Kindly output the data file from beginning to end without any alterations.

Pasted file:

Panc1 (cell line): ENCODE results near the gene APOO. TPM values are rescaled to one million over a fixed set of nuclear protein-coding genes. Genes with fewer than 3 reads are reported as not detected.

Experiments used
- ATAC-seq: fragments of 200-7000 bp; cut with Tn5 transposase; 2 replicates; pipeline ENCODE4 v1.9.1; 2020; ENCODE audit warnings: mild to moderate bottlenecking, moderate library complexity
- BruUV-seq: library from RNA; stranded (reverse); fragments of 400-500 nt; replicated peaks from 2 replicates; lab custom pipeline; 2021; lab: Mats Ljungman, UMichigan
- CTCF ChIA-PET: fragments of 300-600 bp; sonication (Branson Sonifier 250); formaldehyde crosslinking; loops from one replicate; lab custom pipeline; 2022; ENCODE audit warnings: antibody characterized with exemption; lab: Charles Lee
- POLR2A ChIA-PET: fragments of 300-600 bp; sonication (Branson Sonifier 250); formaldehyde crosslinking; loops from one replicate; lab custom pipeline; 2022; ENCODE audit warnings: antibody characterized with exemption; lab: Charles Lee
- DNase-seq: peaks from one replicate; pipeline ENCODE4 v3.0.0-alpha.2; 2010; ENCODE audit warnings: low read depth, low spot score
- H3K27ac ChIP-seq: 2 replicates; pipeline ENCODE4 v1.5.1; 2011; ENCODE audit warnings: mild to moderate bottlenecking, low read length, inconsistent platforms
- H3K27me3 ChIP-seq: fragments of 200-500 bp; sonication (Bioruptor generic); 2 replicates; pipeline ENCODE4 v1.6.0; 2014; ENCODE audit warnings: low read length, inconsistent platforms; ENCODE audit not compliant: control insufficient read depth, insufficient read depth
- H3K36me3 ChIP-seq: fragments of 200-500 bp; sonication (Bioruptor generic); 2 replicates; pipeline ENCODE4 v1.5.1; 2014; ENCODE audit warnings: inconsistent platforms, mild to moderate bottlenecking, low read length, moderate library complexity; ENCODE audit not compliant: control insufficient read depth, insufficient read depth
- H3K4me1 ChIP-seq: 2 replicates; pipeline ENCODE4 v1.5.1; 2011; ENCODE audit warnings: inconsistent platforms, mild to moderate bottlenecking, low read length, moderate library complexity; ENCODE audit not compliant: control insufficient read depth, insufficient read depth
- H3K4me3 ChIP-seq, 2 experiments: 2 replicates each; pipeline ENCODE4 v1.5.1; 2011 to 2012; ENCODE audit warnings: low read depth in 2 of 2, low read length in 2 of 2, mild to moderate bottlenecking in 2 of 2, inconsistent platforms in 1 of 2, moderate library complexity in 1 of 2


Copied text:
Panc1 (cell line): ENCODE results near the gene APOO. TPM values are rescaled to one million over a fixed set of nuclear protein-coding genes. Genes with fewer than 3 reads are reported as not detected.

Experiments used
- ATAC-seq: fragments of 200-7000 bp; cut with Tn5 transposase; 2 replicates; pipeline ENCODE4 v1.9.1; 2020; ENCODE audit warnings: mild to moderate bottlenecking, moderate library complexity
- BruUV-seq: library from RNA; stranded (reverse); fragments of 400-500 nt; replicated peaks from 2 replicates; lab custom pipeline; 2021; lab: Mats Ljungman, UMichigan
- CTCF ChIA-PET: fragments of 300-600 bp; sonication (Branson Sonifier 250); formaldehyde crosslinking; loops from one replicate; lab custom pipeline; 2022; ENCODE audit warnings: antibody characterized with exemption; lab: Charles Lee
- POLR2A ChIA-PET: fragments of 300-600 bp; sonication (Branson Sonifier 250); formaldehyde crosslinking; loops from one replicate; lab custom pipeline; 2022; ENCODE audit warnings: antibody characterized with exemption; lab: Charles Lee
- DNase-seq: peaks from one replicate; pipeline ENCODE4 v3.0.0-alpha.2; 2010; ENCODE audit warnings: low read depth, low spot score
- H3K27ac ChIP-seq: 2 replicates; pipeline ENCODE4 v1.5.1; 2011; ENCODE audit warnings: mild to moderate bottlenecking, low read length, inconsistent platforms
- H3K27me3 ChIP-seq: fragments of 200-500 bp; sonication (Bioruptor generic); 2 replicates; pipeline ENCODE4 v1.6.0; 2014; ENCODE audit warnings: low read length, inconsistent platforms; ENCODE audit not compliant: control insufficient read depth, insufficient read depth
- H3K36me3 ChIP-seq: fragments of 200-500 bp; sonication (Bioruptor generic); 2 replicates; pipeline ENCODE4 v1.5.1; 2014; ENCODE audit warnings: inconsistent platforms, mild to moderate bottlenecking, low read length, moderate library complexity; ENCODE audit not compliant: control insufficient read depth, insufficient read depth
- H3K4me1 ChIP-seq: 2 replicates; pipeline ENCODE4 v1.5.1; 2011; ENCODE audit warnings: inconsistent platforms, mild to moderate bottlenecking, low read length, moderate library complexity; ENCODE audit not compliant: control insufficient read depth, insufficient read depth
- H3K4me3 ChIP-seq, 2 experiments: 2 replicates each; pipeline ENCODE4 v1.5.1; 2011 to 2012; ENCODE audit warnings: low read depth in 2 of 2, low read length in 2 of 2, mild to moderate bottlenecking in 2 of 2, inconsistent platforms in 1 of 2, moderate library complexity in 1 of 2